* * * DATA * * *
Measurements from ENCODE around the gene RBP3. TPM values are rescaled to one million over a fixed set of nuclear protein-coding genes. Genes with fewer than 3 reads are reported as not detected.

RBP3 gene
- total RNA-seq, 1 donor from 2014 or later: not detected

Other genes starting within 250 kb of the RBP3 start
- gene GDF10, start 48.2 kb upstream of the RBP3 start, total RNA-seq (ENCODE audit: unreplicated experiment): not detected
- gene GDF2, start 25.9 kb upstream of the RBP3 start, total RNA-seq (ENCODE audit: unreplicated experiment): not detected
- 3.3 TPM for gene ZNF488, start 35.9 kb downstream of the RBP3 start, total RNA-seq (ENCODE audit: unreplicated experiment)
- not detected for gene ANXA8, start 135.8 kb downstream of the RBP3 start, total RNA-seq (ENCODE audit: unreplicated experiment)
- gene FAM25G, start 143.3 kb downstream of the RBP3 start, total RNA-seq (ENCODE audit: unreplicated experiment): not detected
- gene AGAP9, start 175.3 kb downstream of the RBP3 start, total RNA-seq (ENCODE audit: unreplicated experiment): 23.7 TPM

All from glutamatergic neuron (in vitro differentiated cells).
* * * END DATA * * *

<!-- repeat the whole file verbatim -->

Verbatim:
Measurements from ENCODE around the gene RBP3. TPM values are rescaled to one million over a fixed set of nuclear protein-coding genes. Genes with fewer than 3 reads are reported as not detected.

RBP3 gene
- total RNA-seq, 1 donor from 2014 or later: not detected

Other genes starting within 250 kb of the RBP3 start
- gene GDF10, start 48.2 kb upstream of the RBP3 start, total RNA-seq (ENCODE audit: unreplicated experiment): not detected
- gene GDF2, start 25.9 kb upstream of the RBP3 start, total RNA-seq (ENCODE audit: unreplicated experiment): not detected
- 3.3 TPM for gene ZNF488, start 35.9 kb downstream of the RBP3 start, total RNA-seq (ENCODE audit: unreplicated experiment)
- not detected for gene ANXA8, start 135.8 kb downstream of the RBP3 start, total RNA-seq (ENCODE audit: unreplicated experiment)
- gene FAM25G, start 143.3 kb downstream of the RBP3 start, total RNA-seq (ENCODE audit: unreplicated experiment): not detected
- gene AGAP9, start 175.3 kb downstream of the RBP3 start, total RNA-seq (ENCODE audit: unreplicated experiment): 23.7 TPM

All from glutamatergic neuron (in vitro differentiated cells).